There was a time in the mid to late eighties when any of us who worked in the arts starting losing friends and colleagues at an alarming rate. HIV/AIDS was taking its initial deadly harvest, and in those early days the gay community, which was well-represented in the arts world, was being hit hardest.
Anyone with half an eye and a willingness to face reality knew that it was only a matter of time before the illness spread beyond the one community into the larger world. Controlling a sexually transmitted disease without being willing to talk about preventive measures like condoms and other means of safe sex is nigh on impossible.
The attitude of "it's only a gay disease we don't have to worry" pretty much guaranteed the spread of HIV/AIDS to its pandemic levels of today. Even as the eighties were drawing to a close, and more and more people from all walks of life were testing positive, little or nothing was being done to educate people in practical protection. You can lecture on abstinence and just saying no all you want, but it's not going to stop people from having sex or shooting up.
Red Hot + Blue, released in 1990, was the first major, high-profile attempt to raise public awareness of the dangers and the reality of HIV/AIDS. Popular musicians were paired with innovative directors to create unique interpretations of the songs of Cole Porter. A CD of the music was compiled and released, including a few extra artists who had not recorded a video, while the videos themselves were aired as a television special on ABC in the United States and Channel 4 in the United Kingdom.
Interspersed among the videos were public service announcements by the artists involved and other public figures that provided bald, simple educational statements: use a condom, don't share needles, and you can't get HIV/AIDS by holding hands, kissing, or drinking from the same water fountain.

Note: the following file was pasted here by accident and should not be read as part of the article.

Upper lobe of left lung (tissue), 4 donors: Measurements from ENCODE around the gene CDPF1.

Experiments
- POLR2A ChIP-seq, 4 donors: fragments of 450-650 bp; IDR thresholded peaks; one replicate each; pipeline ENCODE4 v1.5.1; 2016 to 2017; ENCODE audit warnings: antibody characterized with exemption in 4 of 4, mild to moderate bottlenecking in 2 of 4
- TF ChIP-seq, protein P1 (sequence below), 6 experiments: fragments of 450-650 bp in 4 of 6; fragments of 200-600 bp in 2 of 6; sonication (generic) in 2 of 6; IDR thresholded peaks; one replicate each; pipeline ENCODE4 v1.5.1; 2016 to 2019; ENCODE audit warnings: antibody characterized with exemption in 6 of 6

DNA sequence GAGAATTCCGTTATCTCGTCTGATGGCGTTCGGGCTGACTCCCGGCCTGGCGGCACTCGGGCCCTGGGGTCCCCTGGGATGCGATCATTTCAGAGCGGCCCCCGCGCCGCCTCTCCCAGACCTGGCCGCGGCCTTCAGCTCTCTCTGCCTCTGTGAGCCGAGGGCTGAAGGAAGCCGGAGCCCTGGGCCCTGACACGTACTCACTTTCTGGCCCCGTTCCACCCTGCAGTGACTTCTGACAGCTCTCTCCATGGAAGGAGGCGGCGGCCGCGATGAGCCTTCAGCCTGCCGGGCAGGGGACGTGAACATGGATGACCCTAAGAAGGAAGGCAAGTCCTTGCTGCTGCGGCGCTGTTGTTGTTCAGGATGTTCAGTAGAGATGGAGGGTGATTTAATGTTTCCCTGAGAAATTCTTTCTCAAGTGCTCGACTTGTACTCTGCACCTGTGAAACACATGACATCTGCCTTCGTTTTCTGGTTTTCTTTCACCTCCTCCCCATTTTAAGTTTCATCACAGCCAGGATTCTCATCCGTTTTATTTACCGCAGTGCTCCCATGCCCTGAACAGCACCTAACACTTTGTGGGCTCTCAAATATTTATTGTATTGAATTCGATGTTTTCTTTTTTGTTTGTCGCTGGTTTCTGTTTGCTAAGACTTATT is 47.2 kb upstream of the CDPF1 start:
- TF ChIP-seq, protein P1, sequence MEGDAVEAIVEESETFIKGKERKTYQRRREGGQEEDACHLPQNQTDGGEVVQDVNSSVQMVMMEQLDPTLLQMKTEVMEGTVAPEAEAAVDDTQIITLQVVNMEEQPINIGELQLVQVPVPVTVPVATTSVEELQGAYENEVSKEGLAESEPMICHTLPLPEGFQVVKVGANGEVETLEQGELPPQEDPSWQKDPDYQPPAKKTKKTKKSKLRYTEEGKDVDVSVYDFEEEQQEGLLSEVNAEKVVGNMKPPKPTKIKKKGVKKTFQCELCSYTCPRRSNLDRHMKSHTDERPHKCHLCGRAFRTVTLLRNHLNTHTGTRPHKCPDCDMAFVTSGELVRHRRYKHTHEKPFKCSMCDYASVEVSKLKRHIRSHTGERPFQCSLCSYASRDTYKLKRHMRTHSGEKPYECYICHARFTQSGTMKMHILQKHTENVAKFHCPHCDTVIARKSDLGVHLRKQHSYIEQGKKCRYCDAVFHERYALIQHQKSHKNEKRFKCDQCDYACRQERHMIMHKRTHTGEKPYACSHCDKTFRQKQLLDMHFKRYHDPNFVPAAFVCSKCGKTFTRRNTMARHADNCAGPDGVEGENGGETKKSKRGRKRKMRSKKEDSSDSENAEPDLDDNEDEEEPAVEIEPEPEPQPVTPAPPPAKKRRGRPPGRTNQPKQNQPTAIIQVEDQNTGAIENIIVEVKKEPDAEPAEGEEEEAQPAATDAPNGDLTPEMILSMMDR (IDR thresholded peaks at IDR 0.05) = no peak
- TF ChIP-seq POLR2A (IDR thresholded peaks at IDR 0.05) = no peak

Proceeds from the sale of the CD were directed toward HIV/AIDS research, with the disc selling over a million copies. Beside the money that was raised, the whole project was an ambitious attempt to try and increase people's sensitivity to the plight of those who were beset with the illness.
AIDS is a disease that knows no boundaries or borders. It rages on, transforming entire countries, even continents, into tragic zones of despair. Largely ignored by the media — and despite being almost entirely preventable — AIDS remains the worst medical and social crisis in human history… When I began doing press to promote Red Hot + Blue, everyone's favourite quote was that we are the only company in the world that wanted to go out of business. A decade and a half later we still do. (John Carlin co-creator and director of Red Hot + Blue)
Well, 15 years later, Shout Factory records has released a special two-disc package of the CD and, for the first time ever for sale, a DVD containing all the material from that original television show. All the original content has been retained, including the messages from people like Richard Gere and John Malkovich; the animations between clips; and the short comedy sketches with their barbed points.